Denosumab not only promotes bone health, it confers a survival advantage, according to data from a follow-up analysis of the ABCSG-18 trial reported at the 2015 San Antonio Breast Cancer Symposium (SABCS).
Michael Gnant, MD
Denosumab not only promotes bone health, it confers a survival advantage, according to data from a follow-up analysis of the ABCSG-18 trial reported at the 2015 San Antonio Breast Cancer Symposium (SABCS).1
In this phase III trial, adding denosumab to aromatase inhibitor (AI) therapy in postmenopausal women with HR-positive breast cancer yielded a 19% relative survival improvement, reducing the risk of recurrence or death. The findings suggest that the agent should be recommended for this population in clinical practice, regardless of the patient’s bone health status.
“We now finally have evidence that bone-targeted treatment is not only successful in treating bony metastases and preventing treatment-induced bone loss. It also reduces recurrence and improves survival, at least in postmenopausal breast cancer patients,” said Michael Gnant, MD, presenting the findings during a press conference at SABCS.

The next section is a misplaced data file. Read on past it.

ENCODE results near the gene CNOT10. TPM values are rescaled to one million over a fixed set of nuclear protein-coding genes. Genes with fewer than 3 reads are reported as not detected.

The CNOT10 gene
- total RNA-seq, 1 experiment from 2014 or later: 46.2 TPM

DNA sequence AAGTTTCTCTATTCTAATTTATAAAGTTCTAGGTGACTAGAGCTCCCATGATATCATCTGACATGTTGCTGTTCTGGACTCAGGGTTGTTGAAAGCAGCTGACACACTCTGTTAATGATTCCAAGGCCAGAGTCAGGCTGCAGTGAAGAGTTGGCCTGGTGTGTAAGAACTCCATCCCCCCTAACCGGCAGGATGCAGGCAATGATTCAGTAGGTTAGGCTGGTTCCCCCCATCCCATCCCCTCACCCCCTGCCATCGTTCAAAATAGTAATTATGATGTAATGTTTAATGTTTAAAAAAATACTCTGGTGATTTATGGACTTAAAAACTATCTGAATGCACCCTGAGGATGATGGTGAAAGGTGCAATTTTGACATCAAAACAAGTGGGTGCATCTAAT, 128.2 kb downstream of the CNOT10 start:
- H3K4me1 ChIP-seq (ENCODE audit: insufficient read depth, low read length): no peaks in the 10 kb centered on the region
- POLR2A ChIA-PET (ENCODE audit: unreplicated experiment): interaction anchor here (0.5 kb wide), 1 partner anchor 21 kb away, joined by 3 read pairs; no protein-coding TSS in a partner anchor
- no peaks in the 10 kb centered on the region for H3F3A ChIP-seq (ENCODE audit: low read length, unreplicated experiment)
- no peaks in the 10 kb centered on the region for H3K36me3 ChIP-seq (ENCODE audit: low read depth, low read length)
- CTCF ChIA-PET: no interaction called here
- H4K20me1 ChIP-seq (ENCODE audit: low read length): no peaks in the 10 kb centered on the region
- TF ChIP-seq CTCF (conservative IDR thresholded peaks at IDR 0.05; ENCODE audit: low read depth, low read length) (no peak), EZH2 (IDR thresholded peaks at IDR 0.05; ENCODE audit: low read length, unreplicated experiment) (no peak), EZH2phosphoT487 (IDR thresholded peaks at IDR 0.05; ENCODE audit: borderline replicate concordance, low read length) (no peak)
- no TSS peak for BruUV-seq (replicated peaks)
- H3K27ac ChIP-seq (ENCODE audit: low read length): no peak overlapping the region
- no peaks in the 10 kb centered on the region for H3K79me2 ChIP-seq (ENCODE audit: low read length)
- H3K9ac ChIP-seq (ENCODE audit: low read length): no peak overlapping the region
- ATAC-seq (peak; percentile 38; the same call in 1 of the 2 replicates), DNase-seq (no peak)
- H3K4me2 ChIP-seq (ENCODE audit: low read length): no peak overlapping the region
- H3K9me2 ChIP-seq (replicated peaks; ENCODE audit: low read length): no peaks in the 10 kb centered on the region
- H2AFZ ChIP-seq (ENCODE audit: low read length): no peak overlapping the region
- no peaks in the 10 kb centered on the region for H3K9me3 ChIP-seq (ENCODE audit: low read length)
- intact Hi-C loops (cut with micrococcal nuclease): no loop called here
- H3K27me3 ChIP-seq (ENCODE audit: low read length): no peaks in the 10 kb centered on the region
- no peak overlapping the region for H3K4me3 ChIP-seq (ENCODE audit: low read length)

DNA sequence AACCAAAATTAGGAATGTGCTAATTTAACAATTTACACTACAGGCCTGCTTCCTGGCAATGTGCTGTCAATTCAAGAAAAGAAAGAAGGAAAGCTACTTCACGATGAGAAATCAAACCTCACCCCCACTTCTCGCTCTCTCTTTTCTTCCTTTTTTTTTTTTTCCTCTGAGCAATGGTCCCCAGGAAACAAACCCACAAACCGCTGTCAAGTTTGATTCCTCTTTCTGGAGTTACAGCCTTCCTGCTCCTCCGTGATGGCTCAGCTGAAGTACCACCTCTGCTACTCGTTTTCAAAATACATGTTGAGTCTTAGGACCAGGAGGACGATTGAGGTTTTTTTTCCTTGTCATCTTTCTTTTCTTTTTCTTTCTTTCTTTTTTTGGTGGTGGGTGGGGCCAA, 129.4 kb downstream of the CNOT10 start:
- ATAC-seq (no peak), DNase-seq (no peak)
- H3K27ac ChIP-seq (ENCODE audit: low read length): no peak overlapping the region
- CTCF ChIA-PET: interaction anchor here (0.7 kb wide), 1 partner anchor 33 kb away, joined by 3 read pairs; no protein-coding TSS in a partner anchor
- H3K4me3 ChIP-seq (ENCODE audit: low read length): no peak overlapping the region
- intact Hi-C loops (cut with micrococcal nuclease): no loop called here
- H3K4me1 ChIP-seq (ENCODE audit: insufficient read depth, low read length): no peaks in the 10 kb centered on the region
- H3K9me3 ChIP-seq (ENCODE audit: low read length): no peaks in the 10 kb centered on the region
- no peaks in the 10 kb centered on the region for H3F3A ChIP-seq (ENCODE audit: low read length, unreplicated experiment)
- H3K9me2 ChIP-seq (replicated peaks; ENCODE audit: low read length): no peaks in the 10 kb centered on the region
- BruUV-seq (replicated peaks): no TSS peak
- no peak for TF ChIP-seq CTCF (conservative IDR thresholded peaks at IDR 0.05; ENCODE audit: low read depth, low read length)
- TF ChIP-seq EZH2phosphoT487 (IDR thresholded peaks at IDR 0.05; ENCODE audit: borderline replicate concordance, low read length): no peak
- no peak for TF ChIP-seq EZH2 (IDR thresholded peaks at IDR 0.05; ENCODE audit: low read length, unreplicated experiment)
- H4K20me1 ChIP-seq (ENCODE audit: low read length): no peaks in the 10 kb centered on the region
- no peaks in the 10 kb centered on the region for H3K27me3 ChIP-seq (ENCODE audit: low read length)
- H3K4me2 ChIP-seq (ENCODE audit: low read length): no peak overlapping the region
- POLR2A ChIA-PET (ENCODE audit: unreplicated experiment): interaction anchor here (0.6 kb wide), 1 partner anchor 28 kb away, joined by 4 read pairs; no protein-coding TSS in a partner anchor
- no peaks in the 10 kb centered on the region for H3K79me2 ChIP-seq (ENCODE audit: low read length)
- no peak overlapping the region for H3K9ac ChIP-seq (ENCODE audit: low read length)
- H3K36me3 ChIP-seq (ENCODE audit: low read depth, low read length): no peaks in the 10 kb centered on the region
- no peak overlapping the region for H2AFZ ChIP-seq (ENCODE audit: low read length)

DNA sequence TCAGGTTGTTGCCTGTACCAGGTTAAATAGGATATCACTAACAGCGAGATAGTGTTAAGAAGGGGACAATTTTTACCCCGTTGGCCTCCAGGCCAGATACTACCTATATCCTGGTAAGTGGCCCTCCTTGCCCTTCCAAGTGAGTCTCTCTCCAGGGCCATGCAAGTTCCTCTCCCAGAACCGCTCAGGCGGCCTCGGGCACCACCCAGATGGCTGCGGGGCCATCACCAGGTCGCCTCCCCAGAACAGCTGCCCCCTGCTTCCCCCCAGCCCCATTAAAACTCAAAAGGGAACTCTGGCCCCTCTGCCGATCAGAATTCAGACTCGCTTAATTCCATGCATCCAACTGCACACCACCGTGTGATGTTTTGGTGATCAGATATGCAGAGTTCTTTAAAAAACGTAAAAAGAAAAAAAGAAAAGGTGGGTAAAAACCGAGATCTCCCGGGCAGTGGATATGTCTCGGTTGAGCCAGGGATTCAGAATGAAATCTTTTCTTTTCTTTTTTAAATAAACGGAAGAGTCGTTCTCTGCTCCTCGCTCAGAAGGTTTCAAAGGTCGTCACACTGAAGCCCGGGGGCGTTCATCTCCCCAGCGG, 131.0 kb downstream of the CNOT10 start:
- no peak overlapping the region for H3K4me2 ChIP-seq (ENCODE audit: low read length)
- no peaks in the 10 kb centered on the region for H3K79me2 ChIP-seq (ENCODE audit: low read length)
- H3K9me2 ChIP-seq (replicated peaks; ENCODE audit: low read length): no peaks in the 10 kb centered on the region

This prospective, double-blind trial enrolled 3425 postmenopausal women at a median age of 64 years, who were receiving adjuvant AI therapy for their early, HR-positive breast cancer at 58 centers in Austria and Sweden between 2006 and 2013. Patients were randomized evenly to receive 60-mg denosumab subcutaneously every 6 months or placebo.
Gnant, a professor of surgery at the Medical University of Vienna, previously presented data from the ABCSG-18 trial at the 2015 ASCO Annual Meeting showing that twice-yearly, low-dose denosumab reduced the number of clinical fractures by half, with 176 fractures reported in patients receiving placebo, but only 92 fractures observed in the denosumab arm (HR, 0.50, P <.0001).2
“That’s quite a dramatic difference, and there was no measurable difference in toxicity between denosumab and placebo,” noted Gnant. He said that in view of these positive results, an independent data monitoring committee recommended that all trial participants be given the option to cross over to the denosumab arm after discussion with their treating physician.
Because investigators also wanted to see if denosumab would impact survival, they performed a time-driven analysis of disease-free survival (DFS) in September, before the study is unblinded next year, Gnant explained. For their analysis, the researchers defined a DFS event as “time to any evidence of local or distant metastases, contralateral breast cancer, secondary cancer, or death from any cause.”
More events occurred in the placebo arm than in the denosumab arm, 203 versus 167, respectively (HR, 0.816), Gnant reported, noting that while this finding was of “borderline statistical significance” due to a low number of events, sensitivity analyses of the data indicate that the DFS difference estimate is a conservative one.
“In absolute figures, the benefit is about 1% after 3 years, 2% after 5 years, and 3% after 7 years of follow up,” Gnant reported.